A community on earth as it is in heaven

A community on earth as it is in heaven

March 24, 2021

Members of the Antiracism Leadership Team will be contributing
personal narratives in a series of articles about the importance of helping
The Iowa Annual Conference to become fully antiracist at all levels of ministry.

By: Rev. Dr. Lanette Plambeck, Director of Clergy and Leadership Excellence and member of the Antiracism Leadership Team

As United Methodists, our baptismal vow calls us to “resist evil, injustice and oppression in whatever forms they present themselves.” As members of Christ’s holy church, we must also confront and confess sin in our own lives. I admit, when I first began antiracism work, I thought — there is no way I personally participate in racism, unjust systems or discrimination  — the mere idea of it just seemed so counter to who I believe I am as a Christian and who I am raised up to be in the Wesleyan tradition as a United Methodist. And then I remembered: John Wesley taught that there is voluntary sin (willful disobedience) that we engage in — that is the sin in our life where we know better, but we just don’t do better. And there is involuntary sin (unintentional disobedience) where we don’t know what we are doing or that there is “sin by association” when you are part of a system or practice that is participating in or perpetuating harm. By sin, I mean anything that pulls us out of Christ-likeness; anything that pulls us out of right relationship with God, our neighbor, ourselves and even creation. Through the practices of prayer, journaling, self-reflection and intentional community, the curtain was pulled back for me when I recalled Wesley’s teaching. This teaching gave me the perspective and permission I needed to no longer deny or downplay racism or injustice that is happening in our midst. I realized I needed to promote and participate in race-conscious discipleship; discipleship that transforms people and systems is one way to respond to the racism, hate crimes and killings that are on the rise.
I grew up with racism happening all around me — I just didn’t recognize it.  As a very little girl, I would watch Tom & Jerry. I loved their shenanigans. Looking back, I think of episodes done in black face or of their encounters with dark-skinned cannibals and who could forget Mammy Two Shoes? Loony Toons and Disney also had images in their cartoons and movies that present-day would be deemed totally unacceptable and racially insensitive as images that perpetuate cultural norms that are inappropriate and wrong.  Though “Hong Kong Phooey” was a Saturday morning favorite, I did not see how it planted ideas of Asian character and culture that were wrong and racist. I have been thinking about this anti-Asian rhetoric especially in light of the shootings in Atlanta that targeted Asian Americans.  Though a part of me wants to excuse the cartoons of my childhood as a by-product of growing up in the ’70s and ’80s, I have to admit that stereotypes were planted — including fear or assumptions of community, culture and language other than my own. I also get we don't need to cancel all things Hannah Barbera, Disney, etc. — but we can most definitely discard the line crossers and use this as a time of teaching and confessing. And though some might say, “You seemed to turn out okay.” we must recognize it wasn’t only me watching these images, but children of color were watching these images and my heart breaks for the depictions they were exposed to that told them who they are.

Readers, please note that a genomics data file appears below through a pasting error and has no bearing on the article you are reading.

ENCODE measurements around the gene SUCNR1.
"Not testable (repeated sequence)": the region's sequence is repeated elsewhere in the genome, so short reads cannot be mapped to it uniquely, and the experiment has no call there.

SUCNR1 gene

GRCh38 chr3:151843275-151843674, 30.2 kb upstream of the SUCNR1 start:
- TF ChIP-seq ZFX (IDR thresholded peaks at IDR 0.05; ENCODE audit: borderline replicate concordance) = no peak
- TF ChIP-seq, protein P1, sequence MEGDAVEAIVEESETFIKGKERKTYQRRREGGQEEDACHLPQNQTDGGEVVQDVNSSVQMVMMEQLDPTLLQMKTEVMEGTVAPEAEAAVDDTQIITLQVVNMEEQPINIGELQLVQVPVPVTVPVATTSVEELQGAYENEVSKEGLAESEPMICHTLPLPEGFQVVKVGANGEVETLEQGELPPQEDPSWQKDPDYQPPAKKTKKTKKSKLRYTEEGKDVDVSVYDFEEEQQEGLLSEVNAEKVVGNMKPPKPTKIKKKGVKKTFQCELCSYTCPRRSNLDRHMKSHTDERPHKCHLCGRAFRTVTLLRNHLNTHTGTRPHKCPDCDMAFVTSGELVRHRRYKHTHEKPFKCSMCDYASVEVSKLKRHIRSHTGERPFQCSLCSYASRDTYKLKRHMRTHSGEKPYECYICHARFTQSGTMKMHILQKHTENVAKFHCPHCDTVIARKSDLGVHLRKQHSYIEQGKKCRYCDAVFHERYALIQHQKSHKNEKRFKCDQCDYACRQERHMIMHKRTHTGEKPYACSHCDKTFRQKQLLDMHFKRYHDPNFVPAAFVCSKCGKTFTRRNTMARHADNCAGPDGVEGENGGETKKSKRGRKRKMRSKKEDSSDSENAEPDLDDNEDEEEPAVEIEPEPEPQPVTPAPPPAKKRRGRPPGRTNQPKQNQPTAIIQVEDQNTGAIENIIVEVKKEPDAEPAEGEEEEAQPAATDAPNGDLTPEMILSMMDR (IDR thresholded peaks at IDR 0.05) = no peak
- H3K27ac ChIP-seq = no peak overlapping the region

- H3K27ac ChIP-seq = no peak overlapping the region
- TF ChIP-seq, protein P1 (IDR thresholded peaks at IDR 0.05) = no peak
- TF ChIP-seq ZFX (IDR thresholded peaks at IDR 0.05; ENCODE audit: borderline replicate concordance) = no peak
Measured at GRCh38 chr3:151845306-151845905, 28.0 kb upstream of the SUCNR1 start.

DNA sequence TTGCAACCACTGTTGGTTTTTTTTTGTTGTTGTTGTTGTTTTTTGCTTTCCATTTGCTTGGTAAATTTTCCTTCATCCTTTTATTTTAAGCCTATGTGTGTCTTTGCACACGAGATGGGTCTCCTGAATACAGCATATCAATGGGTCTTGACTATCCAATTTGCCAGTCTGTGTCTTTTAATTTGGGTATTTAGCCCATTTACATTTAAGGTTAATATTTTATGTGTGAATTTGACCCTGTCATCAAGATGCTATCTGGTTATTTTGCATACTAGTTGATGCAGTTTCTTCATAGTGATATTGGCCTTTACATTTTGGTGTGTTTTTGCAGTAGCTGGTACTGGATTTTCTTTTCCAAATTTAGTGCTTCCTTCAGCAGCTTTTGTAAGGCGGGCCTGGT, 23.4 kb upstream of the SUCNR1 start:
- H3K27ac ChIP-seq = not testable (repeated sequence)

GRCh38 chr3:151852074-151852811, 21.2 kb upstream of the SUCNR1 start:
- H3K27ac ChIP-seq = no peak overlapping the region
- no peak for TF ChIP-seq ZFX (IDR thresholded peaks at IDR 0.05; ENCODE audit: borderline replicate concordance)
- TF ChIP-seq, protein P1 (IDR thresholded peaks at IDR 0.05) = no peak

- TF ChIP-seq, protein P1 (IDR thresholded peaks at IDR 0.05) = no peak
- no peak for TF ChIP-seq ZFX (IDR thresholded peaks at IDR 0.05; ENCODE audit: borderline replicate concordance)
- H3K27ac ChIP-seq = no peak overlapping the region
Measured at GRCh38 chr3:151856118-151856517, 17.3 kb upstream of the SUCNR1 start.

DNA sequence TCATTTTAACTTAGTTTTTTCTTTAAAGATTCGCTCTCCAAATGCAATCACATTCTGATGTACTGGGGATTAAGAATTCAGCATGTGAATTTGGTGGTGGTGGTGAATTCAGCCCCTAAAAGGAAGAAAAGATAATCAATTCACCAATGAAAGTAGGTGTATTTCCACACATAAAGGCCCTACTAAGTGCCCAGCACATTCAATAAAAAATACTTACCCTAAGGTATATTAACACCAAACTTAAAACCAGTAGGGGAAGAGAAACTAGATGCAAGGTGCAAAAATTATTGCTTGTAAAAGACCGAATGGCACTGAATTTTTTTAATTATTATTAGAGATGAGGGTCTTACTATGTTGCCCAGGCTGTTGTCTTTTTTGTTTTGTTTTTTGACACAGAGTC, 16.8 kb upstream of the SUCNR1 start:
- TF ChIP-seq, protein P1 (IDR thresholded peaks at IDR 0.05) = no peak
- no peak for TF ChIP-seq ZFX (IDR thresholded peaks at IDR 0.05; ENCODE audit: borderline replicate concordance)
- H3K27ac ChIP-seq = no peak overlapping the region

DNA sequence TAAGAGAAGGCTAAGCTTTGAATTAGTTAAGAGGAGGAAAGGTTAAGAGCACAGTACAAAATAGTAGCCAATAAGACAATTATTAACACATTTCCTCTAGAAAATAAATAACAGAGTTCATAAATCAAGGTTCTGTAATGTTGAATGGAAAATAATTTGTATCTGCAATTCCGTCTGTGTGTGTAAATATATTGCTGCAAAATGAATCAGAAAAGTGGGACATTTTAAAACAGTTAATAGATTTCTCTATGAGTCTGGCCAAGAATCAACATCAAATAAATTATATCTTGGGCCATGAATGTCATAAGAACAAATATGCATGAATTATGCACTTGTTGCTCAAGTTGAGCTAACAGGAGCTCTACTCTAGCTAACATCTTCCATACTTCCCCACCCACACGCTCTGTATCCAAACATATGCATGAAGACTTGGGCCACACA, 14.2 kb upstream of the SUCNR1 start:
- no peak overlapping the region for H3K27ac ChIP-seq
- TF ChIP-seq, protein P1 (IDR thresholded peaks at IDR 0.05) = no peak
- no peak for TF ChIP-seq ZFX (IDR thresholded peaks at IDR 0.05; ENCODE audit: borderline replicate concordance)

As I grew older, I gathered with family in front of the tv and watched All in the Family with  Archie & Edith Bunker and spent time with George and Weezie on The Jeffersons. My great-grandfather loved JJ on Good Times and when Grandpa was delighted by something he would give us all his “dy-no-mite!” These shows — each a hallmark of my childhood — gave my adolescent self a good sense of what prejudice and bigotry looked like. There were episodes when this was called out through an over-the-top storyline (Archie Bunker meeting and being kissed on the cheek by Sammy Davis, Jr, for example). What often happened in these sitcoms was that the storyline would spotlight the real racism that existed in our communities, homes and hearts. I didn’t always get this included my own community, my own home, my own heart.   
I didn’t get that then, but I do now. And in a spirit of confession and as I seek to be and lead in a church that is fully antiracist, I began doing research, reading books, attending forums and creating circles of conversation where I can listen and learn from those who have experienced prejudice, bias, bigotry and hate.  I have heard accounts of harmful or racist ideas, words and actions that have become normative in our institutions, systems, culture, media, church and society. I have seen how when a bias is called out, it is often defended, excused and explained away. We have closed our eyes and ears to those experiencing and naming unfair treatment, marginalization and oppression as people of color are silenced, diminished and ignored.